A Stress-Full Language

Have you ever wondered why English is so hard to learn?

If you’re laughing because you think I’m funny, that’s great.
But if you’re laughing because you think I’m funny, that’s not funny.

It’s because English is such a stress-full language.

Without stress on the right words, the caption under the speaker makes no sense at all. Just why English evolved this way no one knows, but most other languages (I’ve heard) don’t add this kind of stressing to change the meaning of a phrase.

“Amber’s going to play the part of Lady MacBeth in the school play?”
(Amber? I don’t believe it)

“Amber’s going to play the part of Lady MacBeth in the school play?”
(Why on earth would they give her that part?)

“Amber’s going to play the part of Lady MacBeth in the school play.”
(No, not in the movie, not on a stage. just in the play at her school.)

So let’s have a little compassion for the brave souls who undertake to learn this flexible, but quite complex, language of ours.


If you’re new to blogging,, you might like to know that WordPress has provided us with the ability to stress certain words. If you want to leave a comment on someone else’s blog, you can emphasize words  by typing in <em> then your words to be italicized and then finish with </em>.

This can come in handy at times, especially if you want to quote someone, but you must remember to do both sides of the command or else you’ll end up with <em> or else </em> in your text and everyone will see you forgot the other half.

Bold is made by typing in <strong> then the words and then </strong>.


20 thoughts on “A Stress-Full Language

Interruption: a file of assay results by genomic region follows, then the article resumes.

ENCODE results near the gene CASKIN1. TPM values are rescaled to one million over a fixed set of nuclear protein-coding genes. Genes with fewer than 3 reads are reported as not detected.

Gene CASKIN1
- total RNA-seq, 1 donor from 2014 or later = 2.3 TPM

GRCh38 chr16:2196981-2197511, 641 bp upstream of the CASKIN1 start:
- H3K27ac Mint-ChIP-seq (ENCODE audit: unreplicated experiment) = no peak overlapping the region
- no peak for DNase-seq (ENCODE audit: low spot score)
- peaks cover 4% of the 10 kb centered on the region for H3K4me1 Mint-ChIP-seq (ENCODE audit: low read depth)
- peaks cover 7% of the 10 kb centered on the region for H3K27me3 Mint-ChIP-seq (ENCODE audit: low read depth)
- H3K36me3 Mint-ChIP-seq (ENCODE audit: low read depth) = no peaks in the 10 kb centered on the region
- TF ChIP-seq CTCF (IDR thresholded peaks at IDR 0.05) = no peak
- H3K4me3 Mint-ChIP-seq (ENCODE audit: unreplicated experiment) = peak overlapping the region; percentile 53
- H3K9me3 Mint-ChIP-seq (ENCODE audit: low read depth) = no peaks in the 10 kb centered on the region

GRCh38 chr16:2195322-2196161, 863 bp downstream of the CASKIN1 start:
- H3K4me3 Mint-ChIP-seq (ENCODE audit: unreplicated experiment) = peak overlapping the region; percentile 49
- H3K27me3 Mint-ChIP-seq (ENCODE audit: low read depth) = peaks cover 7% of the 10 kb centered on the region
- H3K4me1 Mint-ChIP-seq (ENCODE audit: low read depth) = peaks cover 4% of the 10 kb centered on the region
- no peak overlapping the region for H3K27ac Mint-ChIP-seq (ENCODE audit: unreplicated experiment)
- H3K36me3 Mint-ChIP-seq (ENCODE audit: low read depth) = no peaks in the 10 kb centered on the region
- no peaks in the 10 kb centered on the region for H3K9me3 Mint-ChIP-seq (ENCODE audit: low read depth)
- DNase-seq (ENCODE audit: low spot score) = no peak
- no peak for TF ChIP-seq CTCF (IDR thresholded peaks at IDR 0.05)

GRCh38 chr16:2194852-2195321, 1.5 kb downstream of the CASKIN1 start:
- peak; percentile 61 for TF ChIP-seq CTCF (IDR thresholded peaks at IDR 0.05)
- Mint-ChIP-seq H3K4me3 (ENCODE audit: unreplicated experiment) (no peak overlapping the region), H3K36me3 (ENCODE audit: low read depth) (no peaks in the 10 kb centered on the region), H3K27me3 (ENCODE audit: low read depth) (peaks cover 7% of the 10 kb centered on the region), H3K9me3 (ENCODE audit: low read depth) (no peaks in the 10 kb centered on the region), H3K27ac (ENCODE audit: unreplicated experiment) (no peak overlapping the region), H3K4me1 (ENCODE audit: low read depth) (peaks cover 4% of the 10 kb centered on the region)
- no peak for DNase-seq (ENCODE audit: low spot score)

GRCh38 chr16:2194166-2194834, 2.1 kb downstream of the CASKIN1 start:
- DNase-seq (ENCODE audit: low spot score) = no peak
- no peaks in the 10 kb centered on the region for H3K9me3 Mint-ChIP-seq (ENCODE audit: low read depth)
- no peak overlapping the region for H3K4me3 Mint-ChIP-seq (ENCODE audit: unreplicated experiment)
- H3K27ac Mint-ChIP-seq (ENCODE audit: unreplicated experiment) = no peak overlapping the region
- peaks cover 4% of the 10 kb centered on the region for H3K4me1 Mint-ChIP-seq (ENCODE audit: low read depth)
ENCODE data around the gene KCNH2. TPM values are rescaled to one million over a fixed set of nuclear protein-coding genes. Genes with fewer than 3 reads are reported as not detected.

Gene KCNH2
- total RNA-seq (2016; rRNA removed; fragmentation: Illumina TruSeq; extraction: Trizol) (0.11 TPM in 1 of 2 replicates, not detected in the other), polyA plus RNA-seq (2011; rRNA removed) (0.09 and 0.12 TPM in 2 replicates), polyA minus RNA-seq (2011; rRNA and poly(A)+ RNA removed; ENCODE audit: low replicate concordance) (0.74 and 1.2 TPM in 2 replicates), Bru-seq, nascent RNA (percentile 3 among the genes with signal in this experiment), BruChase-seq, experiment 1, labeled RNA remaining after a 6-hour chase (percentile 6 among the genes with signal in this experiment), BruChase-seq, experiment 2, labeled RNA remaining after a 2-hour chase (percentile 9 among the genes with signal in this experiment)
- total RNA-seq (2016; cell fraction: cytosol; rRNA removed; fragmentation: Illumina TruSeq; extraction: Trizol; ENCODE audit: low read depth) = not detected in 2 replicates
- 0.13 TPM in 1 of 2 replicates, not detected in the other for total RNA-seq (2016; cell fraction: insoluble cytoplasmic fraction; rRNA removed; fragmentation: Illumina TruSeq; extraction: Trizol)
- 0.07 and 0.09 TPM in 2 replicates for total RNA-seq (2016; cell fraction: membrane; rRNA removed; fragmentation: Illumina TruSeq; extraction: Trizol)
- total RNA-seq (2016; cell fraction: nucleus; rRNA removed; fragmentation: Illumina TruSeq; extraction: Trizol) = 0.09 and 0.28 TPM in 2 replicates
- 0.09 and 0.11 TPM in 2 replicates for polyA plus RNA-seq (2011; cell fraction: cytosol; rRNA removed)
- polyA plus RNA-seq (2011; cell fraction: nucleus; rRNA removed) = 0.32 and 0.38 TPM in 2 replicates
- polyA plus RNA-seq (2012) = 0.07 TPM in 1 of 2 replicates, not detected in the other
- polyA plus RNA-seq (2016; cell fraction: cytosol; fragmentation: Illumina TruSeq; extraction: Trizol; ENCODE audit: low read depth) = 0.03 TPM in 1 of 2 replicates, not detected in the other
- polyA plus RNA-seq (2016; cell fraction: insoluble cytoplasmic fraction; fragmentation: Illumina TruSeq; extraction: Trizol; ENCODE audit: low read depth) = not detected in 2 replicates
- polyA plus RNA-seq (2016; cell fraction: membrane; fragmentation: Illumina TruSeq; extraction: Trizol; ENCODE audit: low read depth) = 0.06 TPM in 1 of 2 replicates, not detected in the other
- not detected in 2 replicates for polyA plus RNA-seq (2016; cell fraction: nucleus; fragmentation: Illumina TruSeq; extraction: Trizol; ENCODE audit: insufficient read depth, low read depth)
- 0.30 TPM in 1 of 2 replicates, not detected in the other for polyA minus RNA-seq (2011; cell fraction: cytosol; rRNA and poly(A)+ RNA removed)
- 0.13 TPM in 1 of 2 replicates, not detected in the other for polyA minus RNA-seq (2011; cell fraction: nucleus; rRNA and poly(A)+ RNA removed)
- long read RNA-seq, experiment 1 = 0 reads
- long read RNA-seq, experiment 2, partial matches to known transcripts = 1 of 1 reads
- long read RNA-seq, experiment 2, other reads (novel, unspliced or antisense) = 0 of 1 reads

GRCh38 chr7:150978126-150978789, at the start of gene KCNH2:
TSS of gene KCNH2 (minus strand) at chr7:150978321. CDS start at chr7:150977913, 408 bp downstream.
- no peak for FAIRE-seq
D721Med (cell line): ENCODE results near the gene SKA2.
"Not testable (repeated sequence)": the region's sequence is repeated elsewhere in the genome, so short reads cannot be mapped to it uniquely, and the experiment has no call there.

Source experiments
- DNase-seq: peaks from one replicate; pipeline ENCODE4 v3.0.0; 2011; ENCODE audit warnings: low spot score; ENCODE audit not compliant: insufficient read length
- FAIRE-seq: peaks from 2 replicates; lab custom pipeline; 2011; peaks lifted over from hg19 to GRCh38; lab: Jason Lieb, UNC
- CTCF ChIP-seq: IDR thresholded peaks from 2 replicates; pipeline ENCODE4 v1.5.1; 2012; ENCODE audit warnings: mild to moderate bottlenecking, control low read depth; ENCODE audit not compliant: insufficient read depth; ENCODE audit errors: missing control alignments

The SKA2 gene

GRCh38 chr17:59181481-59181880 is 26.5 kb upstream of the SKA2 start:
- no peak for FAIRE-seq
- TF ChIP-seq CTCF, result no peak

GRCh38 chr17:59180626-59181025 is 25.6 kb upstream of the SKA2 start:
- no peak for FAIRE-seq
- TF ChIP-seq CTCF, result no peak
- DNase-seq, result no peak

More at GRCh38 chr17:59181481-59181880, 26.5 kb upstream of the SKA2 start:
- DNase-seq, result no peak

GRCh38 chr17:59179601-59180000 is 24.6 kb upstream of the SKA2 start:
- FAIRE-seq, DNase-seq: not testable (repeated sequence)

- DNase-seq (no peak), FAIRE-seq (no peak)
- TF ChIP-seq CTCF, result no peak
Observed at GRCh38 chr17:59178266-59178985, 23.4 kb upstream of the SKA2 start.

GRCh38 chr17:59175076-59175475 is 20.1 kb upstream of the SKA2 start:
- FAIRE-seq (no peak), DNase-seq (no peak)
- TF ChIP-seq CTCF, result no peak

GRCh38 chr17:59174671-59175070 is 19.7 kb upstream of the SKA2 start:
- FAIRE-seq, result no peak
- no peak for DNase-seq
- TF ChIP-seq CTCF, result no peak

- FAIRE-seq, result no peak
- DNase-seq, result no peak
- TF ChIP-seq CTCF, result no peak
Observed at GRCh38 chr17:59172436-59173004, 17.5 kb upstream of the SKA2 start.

1. Me again! It’s funny- yesterday I was thinking about the differences between English and Greek (my 2nd language is Greek ) Greek is pronounced exactly as it’s written- it’s an immensely phonetic language, and you can almost always deduce which word to stress in a sentence as ambiguous meanings are rare considering how many words exist in the Greek language to say the same thing, with subtle differences so as to be perfectly clear of the inference. There are also vowel or syllable stresses called a “tono” which must go in each word. Now a misplaced tono (stress/accent ) can change the whole meaning of a word. For example TElios (stress on the first syllable) means “perfect ” (masculine form) and telIOs (stress on second syllable) means “totally”. Thought some word nerds like me would find that interesting!


    1. English has the syllable stresses as well and it’s sometimes hard for ESL students to get them right. Like our French teacher who always talked about syl- AB-les. 🙂
      English spelling is a nightmare, because we’ve borrowed words from so many languages. Another thing that makes English hard is our use of prepositions to change a verb entirely. Like uptake, take up (a hobby), take up with (hang out with someone), take upon (oneself a responsibility). But at least we don’t have to contend with every noun being masculine or feminine. 🙂
      Thanks for your comment.

      Liked by 1 person

      1. Yep, ‘phrasal verbs’. In 10 years of teaching ESL, it was the most difficult concept for them to grasp as it literally does not exist in Greek! (😂😂I know syllable stress exists in English, I’m a native speaker! 😂I just meant you physically place an accent on the stressed syllable vowel in Greek which funnily enough, even native Greek speakers often get wrong!) OK, I’m done hijacking your comments section!


      2. Oh, I forgot you said Greek was your second language.
        Yes, those phrases can bring someone to tears. We can thank the Dutch for that; they gave us their way of tacking prepositions onto verbs.
        Thanks for your comments — I have no problem with getting them. I’m always happy to hear what others think of my ideas.

        Liked by 1 person